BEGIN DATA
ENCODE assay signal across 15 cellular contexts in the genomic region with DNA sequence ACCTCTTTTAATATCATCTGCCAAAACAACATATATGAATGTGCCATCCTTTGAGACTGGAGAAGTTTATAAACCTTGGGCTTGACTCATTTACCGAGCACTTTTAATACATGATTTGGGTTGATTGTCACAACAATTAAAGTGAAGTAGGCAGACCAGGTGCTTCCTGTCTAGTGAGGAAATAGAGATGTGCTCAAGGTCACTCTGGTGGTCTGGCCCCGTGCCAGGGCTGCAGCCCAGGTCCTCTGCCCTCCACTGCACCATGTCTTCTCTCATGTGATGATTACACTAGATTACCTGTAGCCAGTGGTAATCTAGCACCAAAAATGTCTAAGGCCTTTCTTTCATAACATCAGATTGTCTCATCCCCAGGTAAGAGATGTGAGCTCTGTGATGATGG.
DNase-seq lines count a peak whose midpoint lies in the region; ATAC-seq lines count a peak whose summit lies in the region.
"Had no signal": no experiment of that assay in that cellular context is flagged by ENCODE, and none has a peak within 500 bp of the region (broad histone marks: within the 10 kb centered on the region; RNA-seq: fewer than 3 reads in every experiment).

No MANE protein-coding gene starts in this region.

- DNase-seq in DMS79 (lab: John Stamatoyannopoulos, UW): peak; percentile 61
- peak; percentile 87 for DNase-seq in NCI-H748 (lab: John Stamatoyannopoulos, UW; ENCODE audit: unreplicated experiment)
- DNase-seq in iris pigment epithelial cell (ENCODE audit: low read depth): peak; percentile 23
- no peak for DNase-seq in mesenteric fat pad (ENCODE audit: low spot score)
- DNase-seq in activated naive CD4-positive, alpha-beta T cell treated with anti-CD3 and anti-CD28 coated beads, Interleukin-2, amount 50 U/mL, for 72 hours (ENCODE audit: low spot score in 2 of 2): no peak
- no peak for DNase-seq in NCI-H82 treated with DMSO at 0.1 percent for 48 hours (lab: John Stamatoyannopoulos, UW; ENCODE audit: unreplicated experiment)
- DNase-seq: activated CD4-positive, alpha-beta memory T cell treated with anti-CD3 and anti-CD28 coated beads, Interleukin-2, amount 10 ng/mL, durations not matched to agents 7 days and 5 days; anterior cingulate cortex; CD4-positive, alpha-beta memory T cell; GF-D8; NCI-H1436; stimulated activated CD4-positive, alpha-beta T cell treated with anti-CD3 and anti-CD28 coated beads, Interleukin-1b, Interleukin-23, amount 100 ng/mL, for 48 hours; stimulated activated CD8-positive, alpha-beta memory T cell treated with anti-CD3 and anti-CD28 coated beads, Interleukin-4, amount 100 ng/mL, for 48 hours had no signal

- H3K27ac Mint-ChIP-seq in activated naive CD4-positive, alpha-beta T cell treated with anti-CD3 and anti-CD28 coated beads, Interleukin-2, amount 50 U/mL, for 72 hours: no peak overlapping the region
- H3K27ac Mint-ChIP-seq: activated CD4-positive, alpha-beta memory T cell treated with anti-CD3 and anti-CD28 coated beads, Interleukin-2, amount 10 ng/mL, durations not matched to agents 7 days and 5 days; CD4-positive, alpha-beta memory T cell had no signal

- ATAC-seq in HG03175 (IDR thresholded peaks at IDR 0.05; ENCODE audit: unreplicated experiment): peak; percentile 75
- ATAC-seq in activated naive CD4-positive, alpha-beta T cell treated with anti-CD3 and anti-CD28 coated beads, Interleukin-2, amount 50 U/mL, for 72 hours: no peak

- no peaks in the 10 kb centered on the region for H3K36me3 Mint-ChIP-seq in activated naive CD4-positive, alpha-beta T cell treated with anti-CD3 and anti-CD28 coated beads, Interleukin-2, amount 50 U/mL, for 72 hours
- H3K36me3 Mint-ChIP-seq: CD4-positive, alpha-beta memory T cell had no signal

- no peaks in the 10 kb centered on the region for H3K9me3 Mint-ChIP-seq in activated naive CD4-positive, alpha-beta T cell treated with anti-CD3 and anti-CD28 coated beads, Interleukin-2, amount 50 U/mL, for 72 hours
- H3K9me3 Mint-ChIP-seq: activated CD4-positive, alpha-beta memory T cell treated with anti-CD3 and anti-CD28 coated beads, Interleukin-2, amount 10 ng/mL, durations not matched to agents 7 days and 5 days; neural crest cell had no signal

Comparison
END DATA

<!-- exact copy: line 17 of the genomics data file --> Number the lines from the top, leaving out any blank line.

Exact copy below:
- H3K36me3 Mint-ChIP-seq: CD4-positive, alpha-beta memory T cell had no signal